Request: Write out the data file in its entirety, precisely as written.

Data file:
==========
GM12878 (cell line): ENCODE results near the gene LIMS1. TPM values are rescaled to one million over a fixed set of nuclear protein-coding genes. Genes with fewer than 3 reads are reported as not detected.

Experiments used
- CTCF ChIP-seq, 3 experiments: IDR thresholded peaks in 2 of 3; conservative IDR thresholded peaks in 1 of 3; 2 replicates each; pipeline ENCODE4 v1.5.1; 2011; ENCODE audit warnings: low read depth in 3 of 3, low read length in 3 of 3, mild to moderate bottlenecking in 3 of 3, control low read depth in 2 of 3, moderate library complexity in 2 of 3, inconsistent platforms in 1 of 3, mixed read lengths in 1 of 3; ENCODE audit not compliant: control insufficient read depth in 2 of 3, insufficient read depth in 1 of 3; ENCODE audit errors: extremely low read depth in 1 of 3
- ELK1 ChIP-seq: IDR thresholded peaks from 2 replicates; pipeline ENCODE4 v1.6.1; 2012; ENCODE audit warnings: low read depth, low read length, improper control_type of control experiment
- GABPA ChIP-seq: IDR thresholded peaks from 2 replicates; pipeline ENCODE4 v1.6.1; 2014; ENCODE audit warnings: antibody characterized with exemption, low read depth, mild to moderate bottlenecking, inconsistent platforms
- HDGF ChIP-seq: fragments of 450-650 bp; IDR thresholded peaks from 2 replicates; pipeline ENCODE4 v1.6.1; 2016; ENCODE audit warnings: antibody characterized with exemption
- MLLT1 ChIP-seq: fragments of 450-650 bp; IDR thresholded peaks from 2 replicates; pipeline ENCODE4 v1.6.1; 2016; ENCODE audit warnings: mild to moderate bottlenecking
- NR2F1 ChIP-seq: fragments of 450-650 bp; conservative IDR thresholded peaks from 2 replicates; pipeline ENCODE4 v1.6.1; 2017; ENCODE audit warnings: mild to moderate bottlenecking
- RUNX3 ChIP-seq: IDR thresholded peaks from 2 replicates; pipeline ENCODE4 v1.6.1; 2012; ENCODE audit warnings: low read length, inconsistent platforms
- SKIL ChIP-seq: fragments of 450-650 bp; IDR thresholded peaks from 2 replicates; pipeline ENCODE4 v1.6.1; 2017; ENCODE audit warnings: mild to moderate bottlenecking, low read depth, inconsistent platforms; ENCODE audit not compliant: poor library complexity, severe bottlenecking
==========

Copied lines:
GM12878 (cell line): ENCODE results near the gene LIMS1. TPM values are rescaled to one million over a fixed set of nuclear protein-coding genes. Genes with fewer than 3 reads are reported as not detected.

Experiments used
- CTCF ChIP-seq, 3 experiments: IDR thresholded peaks in 2 of 3; conservative IDR thresholded peaks in 1 of 3; 2 replicates each; pipeline ENCODE4 v1.5.1; 2011; ENCODE audit warnings: low read depth in 3 of 3, low read length in 3 of 3, mild to moderate bottlenecking in 3 of 3, control low read depth in 2 of 3, moderate library complexity in 2 of 3, inconsistent platforms in 1 of 3, mixed read lengths in 1 of 3; ENCODE audit not compliant: control insufficient read depth in 2 of 3, insufficient read depth in 1 of 3; ENCODE audit errors: extremely low read depth in 1 of 3
- ELK1 ChIP-seq: IDR thresholded peaks from 2 replicates; pipeline ENCODE4 v1.6.1; 2012; ENCODE audit warnings: low read depth, low read length, improper control_type of control experiment
- GABPA ChIP-seq: IDR thresholded peaks from 2 replicates; pipeline ENCODE4 v1.6.1; 2014; ENCODE audit warnings: antibody characterized with exemption, low read depth, mild to moderate bottlenecking, inconsistent platforms
- HDGF ChIP-seq: fragments of 450-650 bp; IDR thresholded peaks from 2 replicates; pipeline ENCODE4 v1.6.1; 2016; ENCODE audit warnings: antibody characterized with exemption
- MLLT1 ChIP-seq: fragments of 450-650 bp; IDR thresholded peaks from 2 replicates; pipeline ENCODE4 v1.6.1; 2016; ENCODE audit warnings: mild to moderate bottlenecking
- NR2F1 ChIP-seq: fragments of 450-650 bp; conservative IDR thresholded peaks from 2 replicates; pipeline ENCODE4 v1.6.1; 2017; ENCODE audit warnings: mild to moderate bottlenecking
- RUNX3 ChIP-seq: IDR thresholded peaks from 2 replicates; pipeline ENCODE4 v1.6.1; 2012; ENCODE audit warnings: low read length, inconsistent platforms
- SKIL ChIP-seq: fragments of 450-650 bp; IDR thresholded peaks from 2 replicates; pipeline ENCODE4 v1.6.1; 2017; ENCODE audit warnings: mild to moderate bottlenecking, low read depth, inconsistent platforms; ENCODE audit not compliant: poor library complexity, severe bottlenecking